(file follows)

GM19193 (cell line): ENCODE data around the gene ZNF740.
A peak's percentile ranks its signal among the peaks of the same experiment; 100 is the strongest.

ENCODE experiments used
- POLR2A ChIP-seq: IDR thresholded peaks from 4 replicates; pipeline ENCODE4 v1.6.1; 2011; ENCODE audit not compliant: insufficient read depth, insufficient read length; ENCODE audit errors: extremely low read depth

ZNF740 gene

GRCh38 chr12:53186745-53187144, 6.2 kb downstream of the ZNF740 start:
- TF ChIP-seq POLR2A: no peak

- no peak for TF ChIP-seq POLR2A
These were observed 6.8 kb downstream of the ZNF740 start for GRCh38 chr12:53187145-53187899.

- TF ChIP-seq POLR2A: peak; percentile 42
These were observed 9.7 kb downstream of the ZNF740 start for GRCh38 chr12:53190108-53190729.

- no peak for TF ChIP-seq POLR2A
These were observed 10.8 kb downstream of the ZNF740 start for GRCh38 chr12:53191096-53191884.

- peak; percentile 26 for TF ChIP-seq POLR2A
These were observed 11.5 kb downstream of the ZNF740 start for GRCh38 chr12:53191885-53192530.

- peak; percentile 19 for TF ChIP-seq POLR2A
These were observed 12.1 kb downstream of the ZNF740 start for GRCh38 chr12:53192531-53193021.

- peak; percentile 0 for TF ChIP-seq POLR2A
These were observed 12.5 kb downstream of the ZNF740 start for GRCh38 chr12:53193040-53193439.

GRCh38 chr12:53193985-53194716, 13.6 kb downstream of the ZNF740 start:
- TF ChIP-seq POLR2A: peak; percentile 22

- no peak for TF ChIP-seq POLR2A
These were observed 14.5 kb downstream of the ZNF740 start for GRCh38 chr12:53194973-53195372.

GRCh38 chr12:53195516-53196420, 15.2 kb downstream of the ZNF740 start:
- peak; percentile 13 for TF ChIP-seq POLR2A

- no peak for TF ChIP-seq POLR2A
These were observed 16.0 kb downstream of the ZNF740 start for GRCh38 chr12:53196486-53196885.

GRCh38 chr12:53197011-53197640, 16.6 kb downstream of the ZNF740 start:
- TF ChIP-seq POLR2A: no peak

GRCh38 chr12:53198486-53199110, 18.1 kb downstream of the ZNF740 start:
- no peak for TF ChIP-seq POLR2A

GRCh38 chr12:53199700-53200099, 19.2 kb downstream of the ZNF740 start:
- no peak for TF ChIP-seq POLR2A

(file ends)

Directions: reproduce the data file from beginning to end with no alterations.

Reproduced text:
GM19193 (cell line): ENCODE data around the gene ZNF740.
A peak's percentile ranks its signal among the peaks of the same experiment; 100 is the strongest.

ENCODE experiments used
- POLR2A ChIP-seq: IDR thresholded peaks from 4 replicates; pipeline ENCODE4 v1.6.1; 2011; ENCODE audit not compliant: insufficient read depth, insufficient read length; ENCODE audit errors: extremely low read depth

ZNF740 gene

GRCh38 chr12:53186745-53187144, 6.2 kb downstream of the ZNF740 start:
- TF ChIP-seq POLR2A: no peak

- no peak for TF ChIP-seq POLR2A
These were observed 6.8 kb downstream of the ZNF740 start for GRCh38 chr12:53187145-53187899.

- TF ChIP-seq POLR2A: peak; percentile 42
These were observed 9.7 kb downstream of the ZNF740 start for GRCh38 chr12:53190108-53190729.

- no peak for TF ChIP-seq POLR2A
These were observed 10.8 kb downstream of the ZNF740 start for GRCh38 chr12:53191096-53191884.

- peak; percentile 26 for TF ChIP-seq POLR2A
These were observed 11.5 kb downstream of the ZNF740 start for GRCh38 chr12:53191885-53192530.

- peak; percentile 19 for TF ChIP-seq POLR2A
These were observed 12.1 kb downstream of the ZNF740 start for GRCh38 chr12:53192531-53193021.

- peak; percentile 0 for TF ChIP-seq POLR2A
These were observed 12.5 kb downstream of the ZNF740 start for GRCh38 chr12:53193040-53193439.

GRCh38 chr12:53193985-53194716, 13.6 kb downstream of the ZNF740 start:
- TF ChIP-seq POLR2A: peak; percentile 22

- no peak for TF ChIP-seq POLR2A
These were observed 14.5 kb downstream of the ZNF740 start for GRCh38 chr12:53194973-53195372.

GRCh38 chr12:53195516-53196420, 15.2 kb downstream of the ZNF740 start:
- peak; percentile 13 for TF ChIP-seq POLR2A

- no peak for TF ChIP-seq POLR2A
These were observed 16.0 kb downstream of the ZNF740 start for GRCh38 chr12:53196486-53196885.

GRCh38 chr12:53197011-53197640, 16.6 kb downstream of the ZNF740 start:
- TF ChIP-seq POLR2A: no peak

GRCh38 chr12:53198486-53199110, 18.1 kb downstream of the ZNF740 start:
- no peak for TF ChIP-seq POLR2A

GRCh38 chr12:53199700-53200099, 19.2 kb downstream of the ZNF740 start:
- no peak for TF ChIP-seq POLR2A